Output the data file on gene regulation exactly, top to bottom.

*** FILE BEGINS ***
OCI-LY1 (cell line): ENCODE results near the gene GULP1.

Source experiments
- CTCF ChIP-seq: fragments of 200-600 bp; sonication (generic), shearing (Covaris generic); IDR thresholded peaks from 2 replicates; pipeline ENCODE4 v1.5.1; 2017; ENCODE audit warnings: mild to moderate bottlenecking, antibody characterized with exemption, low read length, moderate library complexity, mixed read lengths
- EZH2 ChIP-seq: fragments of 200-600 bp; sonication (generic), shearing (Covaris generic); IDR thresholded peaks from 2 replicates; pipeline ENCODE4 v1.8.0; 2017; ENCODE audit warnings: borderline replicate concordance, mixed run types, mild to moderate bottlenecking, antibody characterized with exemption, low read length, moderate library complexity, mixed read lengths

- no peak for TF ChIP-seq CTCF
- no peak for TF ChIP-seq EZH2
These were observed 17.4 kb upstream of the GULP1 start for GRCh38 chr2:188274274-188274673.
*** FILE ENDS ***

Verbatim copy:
OCI-LY1 (cell line): ENCODE results near the gene GULP1.

Source experiments
- CTCF ChIP-seq: fragments of 200-600 bp; sonication (generic), shearing (Covaris generic); IDR thresholded peaks from 2 replicates; pipeline ENCODE4 v1.5.1; 2017; ENCODE audit warnings: mild to moderate bottlenecking, antibody characterized with exemption, low read length, moderate library complexity, mixed read lengths
- EZH2 ChIP-seq: fragments of 200-600 bp; sonication (generic), shearing (Covaris generic); IDR thresholded peaks from 2 replicates; pipeline ENCODE4 v1.8.0; 2017; ENCODE audit warnings: borderline replicate concordance, mixed run types, mild to moderate bottlenecking, antibody characterized with exemption, low read length, moderate library complexity, mixed read lengths

- no peak for TF ChIP-seq CTCF
- no peak for TF ChIP-seq EZH2
These were observed 17.4 kb upstream of the GULP1 start for GRCh38 chr2:188274274-188274673.